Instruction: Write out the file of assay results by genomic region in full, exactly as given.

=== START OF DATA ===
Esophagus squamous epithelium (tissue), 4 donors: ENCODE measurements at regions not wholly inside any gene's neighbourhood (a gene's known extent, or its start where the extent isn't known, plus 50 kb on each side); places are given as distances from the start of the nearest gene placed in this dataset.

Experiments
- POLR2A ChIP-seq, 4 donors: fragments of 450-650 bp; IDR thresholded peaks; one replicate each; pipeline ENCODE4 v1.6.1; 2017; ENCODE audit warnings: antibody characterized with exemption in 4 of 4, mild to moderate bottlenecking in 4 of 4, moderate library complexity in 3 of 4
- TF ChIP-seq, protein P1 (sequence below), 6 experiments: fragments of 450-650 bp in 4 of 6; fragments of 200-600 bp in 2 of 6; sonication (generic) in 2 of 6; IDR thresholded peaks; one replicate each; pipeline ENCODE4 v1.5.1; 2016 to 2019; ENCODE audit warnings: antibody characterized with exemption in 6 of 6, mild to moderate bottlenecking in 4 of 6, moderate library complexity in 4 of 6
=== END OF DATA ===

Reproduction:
Esophagus squamous epithelium (tissue), 4 donors: ENCODE measurements at regions not wholly inside any gene's neighbourhood (a gene's known extent, or its start where the extent isn't known, plus 50 kb on each side); places are given as distances from the start of the nearest gene placed in this dataset.

Experiments
- POLR2A ChIP-seq, 4 donors: fragments of 450-650 bp; IDR thresholded peaks; one replicate each; pipeline ENCODE4 v1.6.1; 2017; ENCODE audit warnings: antibody characterized with exemption in 4 of 4, mild to moderate bottlenecking in 4 of 4, moderate library complexity in 3 of 4
- TF ChIP-seq, protein P1 (sequence below), 6 experiments: fragments of 450-650 bp in 4 of 6; fragments of 200-600 bp in 2 of 6; sonication (generic) in 2 of 6; IDR thresholded peaks; one replicate each; pipeline ENCODE4 v1.5.1; 2016 to 2019; ENCODE audit warnings: antibody characterized with exemption in 6 of 6, mild to moderate bottlenecking in 4 of 6, moderate library complexity in 4 of 6